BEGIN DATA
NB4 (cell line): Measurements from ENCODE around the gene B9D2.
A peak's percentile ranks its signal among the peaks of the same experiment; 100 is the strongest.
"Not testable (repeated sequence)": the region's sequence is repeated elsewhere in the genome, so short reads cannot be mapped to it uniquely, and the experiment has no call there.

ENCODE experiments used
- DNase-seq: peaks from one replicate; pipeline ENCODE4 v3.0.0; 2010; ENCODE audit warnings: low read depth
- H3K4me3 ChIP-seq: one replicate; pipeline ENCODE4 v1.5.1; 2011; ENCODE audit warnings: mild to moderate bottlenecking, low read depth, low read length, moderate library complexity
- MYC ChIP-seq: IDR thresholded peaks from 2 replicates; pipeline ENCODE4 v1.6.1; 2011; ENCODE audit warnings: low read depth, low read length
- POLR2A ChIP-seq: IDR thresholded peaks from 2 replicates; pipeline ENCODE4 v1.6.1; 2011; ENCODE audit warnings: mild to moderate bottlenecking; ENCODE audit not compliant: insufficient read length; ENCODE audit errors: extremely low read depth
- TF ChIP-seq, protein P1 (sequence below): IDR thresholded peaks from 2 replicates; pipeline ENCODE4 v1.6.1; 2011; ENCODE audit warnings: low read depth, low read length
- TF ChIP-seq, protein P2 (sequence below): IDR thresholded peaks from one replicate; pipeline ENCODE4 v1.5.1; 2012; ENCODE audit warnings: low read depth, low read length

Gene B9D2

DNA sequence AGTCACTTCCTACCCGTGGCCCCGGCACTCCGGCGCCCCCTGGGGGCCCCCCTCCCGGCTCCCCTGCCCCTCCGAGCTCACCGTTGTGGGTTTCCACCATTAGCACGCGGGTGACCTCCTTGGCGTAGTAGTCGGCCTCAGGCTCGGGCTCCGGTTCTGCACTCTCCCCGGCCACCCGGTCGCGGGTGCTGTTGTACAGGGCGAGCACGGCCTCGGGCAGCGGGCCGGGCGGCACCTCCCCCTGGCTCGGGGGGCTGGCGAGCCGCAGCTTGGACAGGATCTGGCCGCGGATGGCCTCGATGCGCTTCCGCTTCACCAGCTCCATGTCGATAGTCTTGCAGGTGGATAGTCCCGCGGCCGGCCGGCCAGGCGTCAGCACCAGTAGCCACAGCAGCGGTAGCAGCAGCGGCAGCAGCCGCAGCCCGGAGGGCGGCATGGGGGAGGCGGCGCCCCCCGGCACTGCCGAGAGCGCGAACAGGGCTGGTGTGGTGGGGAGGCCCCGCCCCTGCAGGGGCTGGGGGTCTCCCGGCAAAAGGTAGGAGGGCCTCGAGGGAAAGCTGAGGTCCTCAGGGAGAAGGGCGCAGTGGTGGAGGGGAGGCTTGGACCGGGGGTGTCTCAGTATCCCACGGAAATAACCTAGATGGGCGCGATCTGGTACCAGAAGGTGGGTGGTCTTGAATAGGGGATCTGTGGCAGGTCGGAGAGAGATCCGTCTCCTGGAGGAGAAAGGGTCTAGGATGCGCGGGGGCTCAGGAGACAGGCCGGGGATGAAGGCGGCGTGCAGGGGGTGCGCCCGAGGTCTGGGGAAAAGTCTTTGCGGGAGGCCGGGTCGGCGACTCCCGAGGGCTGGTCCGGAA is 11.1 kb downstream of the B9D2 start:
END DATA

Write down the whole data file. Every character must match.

NB4 (cell line): Measurements from ENCODE around the gene B9D2.
A peak's percentile ranks its signal among the peaks of the same experiment; 100 is the strongest.
"Not testable (repeated sequence)": the region's sequence is repeated elsewhere in the genome, so short reads cannot be mapped to it uniquely, and the experiment has no call there.

ENCODE experiments used
- DNase-seq: peaks from one replicate; pipeline ENCODE4 v3.0.0; 2010; ENCODE audit warnings: low read depth
- H3K4me3 ChIP-seq: one replicate; pipeline ENCODE4 v1.5.1; 2011; ENCODE audit warnings: mild to moderate bottlenecking, low read depth, low read length, moderate library complexity
- MYC ChIP-seq: IDR thresholded peaks from 2 replicates; pipeline ENCODE4 v1.6.1; 2011; ENCODE audit warnings: low read depth, low read length
- POLR2A ChIP-seq: IDR thresholded peaks from 2 replicates; pipeline ENCODE4 v1.6.1; 2011; ENCODE audit warnings: mild to moderate bottlenecking; ENCODE audit not compliant: insufficient read length; ENCODE audit errors: extremely low read depth
- TF ChIP-seq, protein P1 (sequence below): IDR thresholded peaks from 2 replicates; pipeline ENCODE4 v1.6.1; 2011; ENCODE audit warnings: low read depth, low read length
- TF ChIP-seq, protein P2 (sequence below): IDR thresholded peaks from one replicate; pipeline ENCODE4 v1.5.1; 2012; ENCODE audit warnings: low read depth, low read length

Gene B9D2

DNA sequence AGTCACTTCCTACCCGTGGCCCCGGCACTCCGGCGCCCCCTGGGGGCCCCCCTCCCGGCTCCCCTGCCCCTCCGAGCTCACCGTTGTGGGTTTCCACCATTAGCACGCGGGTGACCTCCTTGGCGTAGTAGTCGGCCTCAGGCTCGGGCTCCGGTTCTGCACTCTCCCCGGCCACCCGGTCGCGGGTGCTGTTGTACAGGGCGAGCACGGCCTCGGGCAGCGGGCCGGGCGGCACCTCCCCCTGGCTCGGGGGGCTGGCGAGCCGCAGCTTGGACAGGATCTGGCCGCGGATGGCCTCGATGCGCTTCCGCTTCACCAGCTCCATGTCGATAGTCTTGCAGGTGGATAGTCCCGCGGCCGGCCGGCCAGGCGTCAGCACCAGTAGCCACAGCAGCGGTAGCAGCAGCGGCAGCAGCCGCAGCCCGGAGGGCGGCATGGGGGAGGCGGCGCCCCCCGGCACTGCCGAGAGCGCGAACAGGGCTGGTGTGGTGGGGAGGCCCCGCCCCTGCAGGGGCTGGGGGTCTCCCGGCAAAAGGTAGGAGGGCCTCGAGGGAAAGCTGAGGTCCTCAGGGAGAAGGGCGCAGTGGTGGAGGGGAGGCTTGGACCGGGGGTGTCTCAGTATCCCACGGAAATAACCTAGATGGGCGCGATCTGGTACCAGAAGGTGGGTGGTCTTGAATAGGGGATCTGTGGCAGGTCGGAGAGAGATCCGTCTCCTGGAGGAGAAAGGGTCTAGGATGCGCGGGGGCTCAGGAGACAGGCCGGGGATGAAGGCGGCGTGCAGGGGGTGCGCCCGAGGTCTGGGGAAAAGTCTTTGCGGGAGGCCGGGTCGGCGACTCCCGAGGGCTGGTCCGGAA is 11.1 kb downstream of the B9D2 start: